“Professor” Henry Jarrod (Vincent Price) is a sculptor who works in wax. He’s living in New York City in the late 19th Century, and he’s displaying his handiwork in a wax museum. When his partner, Matthew Burke (Roy Robert)–really his primary investor–balks at Jarrod’s receipts and tries to talk him into moving in a more commercial direction, perhaps with a “Chamber of Horrors”, Jarrod protests that he’s creating meticulous works of art, not cheap sensationalism. Jarrod tries to interest a new investor, but when the prospect says he can’t make a decision for a few months, Burke says he can’t wait. He suggests torching the place and collecting the insurance money. When Jarrod refuses, Burke torches the museum anyway, and the two fight. Jarrod supposedly dies in the fire, leaving Burke to collect. However, when a mysterious, disfigured stranger shows up, the resolution may not be so simple.
The debate that Jarrod and Burke have in the opening scene of this remake of Mystery of the Wax Museum (1933) is particularly ironic in light of the film’s history. House of Wax was made as a 3D film–a fact made more than obvious from the film’s opening credits, which are presented in a font made to look like it is bursting forth from the screen.
In the early 1950s, movie theater box office receipts were down because of television. Film studios and movie theaters were looking for gimmicks that would make films seem more special. They were looking to do things that television couldn’t do. According to film editor Rudi Fehr, “The House of Wax was made because the theaters were empty, people were staying home to watch television. In order to lure the audiences back to the theaters, Warner’s came out with 3D.” While this wasn’t the first commercial 3D film–1952’s Bwana Devil holds that honor, this was certainly one of the more popular ones.
Studio head Jack Warner told Fehr that he would have five weeks to edit the film after shooting was done. Fehr said they could get it done even quicker if director Andre De Toth would shoot the film in sequence. So Warner demanded just that, despite De Toth’s protests. Shooting in sequence is unusual and can make the on-set crew’s job much more difficult. But it certainly didn’t negatively affect the performances or De Toth’s direction, which are both outstanding despite a couple strangely truncated bits of exposition.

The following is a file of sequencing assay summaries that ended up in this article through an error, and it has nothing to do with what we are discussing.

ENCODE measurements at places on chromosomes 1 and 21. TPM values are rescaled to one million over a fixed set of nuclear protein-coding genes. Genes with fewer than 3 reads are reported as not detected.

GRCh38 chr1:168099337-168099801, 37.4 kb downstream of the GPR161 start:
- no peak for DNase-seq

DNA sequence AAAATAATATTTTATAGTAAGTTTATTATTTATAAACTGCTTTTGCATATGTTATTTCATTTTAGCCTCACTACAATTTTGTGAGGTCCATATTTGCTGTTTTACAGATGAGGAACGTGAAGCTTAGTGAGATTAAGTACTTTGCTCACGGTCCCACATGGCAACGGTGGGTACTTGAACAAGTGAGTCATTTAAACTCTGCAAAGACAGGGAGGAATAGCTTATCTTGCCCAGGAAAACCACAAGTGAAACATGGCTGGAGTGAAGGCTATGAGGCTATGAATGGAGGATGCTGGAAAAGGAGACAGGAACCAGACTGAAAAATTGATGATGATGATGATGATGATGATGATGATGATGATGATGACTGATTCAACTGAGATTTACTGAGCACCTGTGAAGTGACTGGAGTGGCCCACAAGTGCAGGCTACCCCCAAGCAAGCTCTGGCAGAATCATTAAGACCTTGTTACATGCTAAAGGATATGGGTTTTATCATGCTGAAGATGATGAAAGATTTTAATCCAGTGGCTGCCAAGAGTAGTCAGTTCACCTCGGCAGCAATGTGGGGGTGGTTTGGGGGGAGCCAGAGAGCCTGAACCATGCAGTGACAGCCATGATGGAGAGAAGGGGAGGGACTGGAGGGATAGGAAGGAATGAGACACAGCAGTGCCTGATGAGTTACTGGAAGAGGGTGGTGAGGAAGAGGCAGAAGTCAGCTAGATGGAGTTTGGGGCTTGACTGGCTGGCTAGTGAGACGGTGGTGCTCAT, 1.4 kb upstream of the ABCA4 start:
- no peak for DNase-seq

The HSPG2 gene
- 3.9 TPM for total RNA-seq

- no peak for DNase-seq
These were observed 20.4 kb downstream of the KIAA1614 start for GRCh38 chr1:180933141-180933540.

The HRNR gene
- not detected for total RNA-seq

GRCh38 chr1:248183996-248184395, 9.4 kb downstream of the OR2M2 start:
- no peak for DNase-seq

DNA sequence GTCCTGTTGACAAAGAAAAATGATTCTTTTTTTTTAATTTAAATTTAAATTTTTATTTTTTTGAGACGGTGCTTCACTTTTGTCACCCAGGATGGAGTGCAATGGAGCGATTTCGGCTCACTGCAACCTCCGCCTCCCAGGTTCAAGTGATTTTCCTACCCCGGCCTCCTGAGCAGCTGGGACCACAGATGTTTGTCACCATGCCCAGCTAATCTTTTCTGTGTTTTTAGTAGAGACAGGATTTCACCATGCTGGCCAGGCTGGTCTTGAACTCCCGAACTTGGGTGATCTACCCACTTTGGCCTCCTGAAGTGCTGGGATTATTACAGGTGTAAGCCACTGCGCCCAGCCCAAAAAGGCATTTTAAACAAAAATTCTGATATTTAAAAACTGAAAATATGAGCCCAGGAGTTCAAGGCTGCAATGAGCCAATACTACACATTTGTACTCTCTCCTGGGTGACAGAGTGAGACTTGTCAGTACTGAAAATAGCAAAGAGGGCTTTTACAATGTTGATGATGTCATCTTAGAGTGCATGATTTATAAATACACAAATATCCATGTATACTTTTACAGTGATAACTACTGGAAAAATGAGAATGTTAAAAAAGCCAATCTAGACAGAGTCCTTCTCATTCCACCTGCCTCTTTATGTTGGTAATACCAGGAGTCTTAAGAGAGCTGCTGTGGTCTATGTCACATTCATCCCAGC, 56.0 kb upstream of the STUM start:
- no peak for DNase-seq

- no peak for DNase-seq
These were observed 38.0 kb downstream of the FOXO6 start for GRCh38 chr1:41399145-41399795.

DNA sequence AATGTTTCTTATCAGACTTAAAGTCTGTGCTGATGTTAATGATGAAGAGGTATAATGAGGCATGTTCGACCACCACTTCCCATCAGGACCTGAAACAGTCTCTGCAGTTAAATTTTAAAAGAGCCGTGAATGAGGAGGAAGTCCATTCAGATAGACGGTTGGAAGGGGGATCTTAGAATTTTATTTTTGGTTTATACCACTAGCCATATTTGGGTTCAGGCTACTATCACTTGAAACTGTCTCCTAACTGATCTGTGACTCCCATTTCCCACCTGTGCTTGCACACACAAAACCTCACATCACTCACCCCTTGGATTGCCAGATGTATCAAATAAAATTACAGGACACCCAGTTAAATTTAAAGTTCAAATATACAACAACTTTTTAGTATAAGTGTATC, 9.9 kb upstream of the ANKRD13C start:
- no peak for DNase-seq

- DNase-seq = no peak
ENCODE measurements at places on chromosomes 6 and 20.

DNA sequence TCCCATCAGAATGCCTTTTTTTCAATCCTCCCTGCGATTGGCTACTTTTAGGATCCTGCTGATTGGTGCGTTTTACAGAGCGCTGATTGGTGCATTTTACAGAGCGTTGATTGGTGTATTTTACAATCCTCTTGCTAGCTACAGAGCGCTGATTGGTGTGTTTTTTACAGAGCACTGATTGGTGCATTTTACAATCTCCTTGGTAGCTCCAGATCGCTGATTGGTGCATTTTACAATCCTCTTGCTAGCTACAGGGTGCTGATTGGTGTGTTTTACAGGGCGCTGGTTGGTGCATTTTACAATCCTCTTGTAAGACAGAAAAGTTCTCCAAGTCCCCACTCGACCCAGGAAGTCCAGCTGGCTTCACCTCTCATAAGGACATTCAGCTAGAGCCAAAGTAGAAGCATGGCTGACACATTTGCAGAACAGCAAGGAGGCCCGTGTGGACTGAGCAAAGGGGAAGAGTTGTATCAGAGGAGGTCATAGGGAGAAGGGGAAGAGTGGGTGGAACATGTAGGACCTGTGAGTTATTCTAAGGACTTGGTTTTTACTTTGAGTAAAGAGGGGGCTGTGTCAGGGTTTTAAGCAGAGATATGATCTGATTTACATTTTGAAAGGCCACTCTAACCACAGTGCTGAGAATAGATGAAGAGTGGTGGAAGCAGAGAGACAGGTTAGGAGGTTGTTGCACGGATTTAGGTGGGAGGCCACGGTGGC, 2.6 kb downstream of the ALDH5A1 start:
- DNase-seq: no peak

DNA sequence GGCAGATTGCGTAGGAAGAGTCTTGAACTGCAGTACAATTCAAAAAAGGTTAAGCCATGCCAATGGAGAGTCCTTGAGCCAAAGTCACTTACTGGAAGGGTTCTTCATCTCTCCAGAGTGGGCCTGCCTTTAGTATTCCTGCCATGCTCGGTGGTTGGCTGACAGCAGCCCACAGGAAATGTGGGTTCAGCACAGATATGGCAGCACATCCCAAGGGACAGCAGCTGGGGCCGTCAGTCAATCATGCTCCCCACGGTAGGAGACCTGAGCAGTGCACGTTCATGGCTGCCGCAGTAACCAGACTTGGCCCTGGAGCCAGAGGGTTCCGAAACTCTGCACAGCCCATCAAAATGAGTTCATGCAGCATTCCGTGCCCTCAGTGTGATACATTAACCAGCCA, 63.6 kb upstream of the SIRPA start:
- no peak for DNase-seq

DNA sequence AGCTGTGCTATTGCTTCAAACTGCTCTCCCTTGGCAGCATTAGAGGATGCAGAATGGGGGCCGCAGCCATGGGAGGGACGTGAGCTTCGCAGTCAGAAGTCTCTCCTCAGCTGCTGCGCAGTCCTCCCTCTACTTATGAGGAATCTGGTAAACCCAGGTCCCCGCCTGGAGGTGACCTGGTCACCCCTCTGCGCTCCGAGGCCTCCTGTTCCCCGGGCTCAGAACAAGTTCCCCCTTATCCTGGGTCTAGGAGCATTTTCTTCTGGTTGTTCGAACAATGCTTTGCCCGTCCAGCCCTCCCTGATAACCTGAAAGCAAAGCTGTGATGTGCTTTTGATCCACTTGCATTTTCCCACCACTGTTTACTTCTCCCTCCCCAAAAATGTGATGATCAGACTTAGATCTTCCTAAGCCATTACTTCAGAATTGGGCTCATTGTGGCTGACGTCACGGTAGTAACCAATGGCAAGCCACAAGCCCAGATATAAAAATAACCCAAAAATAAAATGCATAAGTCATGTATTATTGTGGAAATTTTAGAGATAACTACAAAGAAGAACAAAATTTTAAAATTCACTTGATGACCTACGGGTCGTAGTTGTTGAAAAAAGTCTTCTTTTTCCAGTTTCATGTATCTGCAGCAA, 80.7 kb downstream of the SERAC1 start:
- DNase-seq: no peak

Like many 3D films, there are a few shots in House of Wax that might otherwise be inexplicable. The most prominent example here is a huckster who stands in front of the revamped House of Wax doing tricks with three paddleballs. We linger on him much longer than we normally would so that he can bounce the ball into our face. This shows part of the difficulty of 3D–it’s difficult to reconcile the most impressive effects from the audience’s perspective with narrative needs. Viewed now, in simple 2D on a television screen, the obligatory 3D shots of House of Wax play as quirky, campy curios. For me, that adds to the charm of the film.
Price has an unusual role here in that he plays a good portion of the film with disfigurement makeup, half-limping, hunched over, covered in bulky black cloaks in a manner that somewhat prefigures John Hurt’s turn as John Merrick in The Elephant Man (1980). De Toth is excellent at building atmosphere, especially in the “external” shots, which frequently feel more like we’re watching a version of the Jack the Ripper story set in London.
Most of the script by Crane Wilbur, based on a play by Charles Belden (which also served as the basis for 1933’s Mystery of the Wax Museum, of course), is deliciously flagitious–degenerate in a more over the top manner than was usual for the period. The conflagration at the end of the opening is particularly unexpected and twisted, as is Jarrod’s modus operandi throughout the film. It’s only too bad that the self-enforced Hollywood “moral code” at the time could not have allowed for a more nihilistic ending. I for one was cheering on Jarrod and his assistant Igor, played by none other than Charles Bronson in one of his earlier roles, when he was still using “Charles Buchinsky”.
Although it’s difficult to say whether Belden, Wilbur or De Toth intended a message or subtext, it’s easy to read a number of interesting angles into the film. To begin, the use of the name “Igor” for the assistant suggests a number of twisted turnabouts on Dr. Frankenstein. Jarrod is even more depraved than the good doctor as he “creates death” out of life, in the service of art. At least it seems depraved if you’re not an artist. If you are, you might simply note that one must suffer to be beautiful. That’s more than just a flippant remark, as Jarrod suffers financially for beauty early in the film, and Cathy Gray (Carolyn Jones) suffers physically for beauty as she nearly suffocates herself to make herself thin. And of course there’s the literal, sinister sense in which the artist makes others suffer to create his beauty. There are also very interesting subtexts available related to goals of realism in art, and of course, the ironic messages noted earlier in the beginning of the film, where we are debating aesthetics versus financial, or more material considerations.
Although House of Wax was popular at the box office in 1953, there was no shortage of critical devaluations of the film as a cheap gimmick, and no shortage of complaints about image quality and eyestrain when trying to view the film in 3D. 3D was only prominent for another year or so (to make periodic returns later, often for “number 3” films in series), but House of Wax is a much better film than it was given credit for at the time. It’s not Vincent Price’s best, but it’s well worth viewing.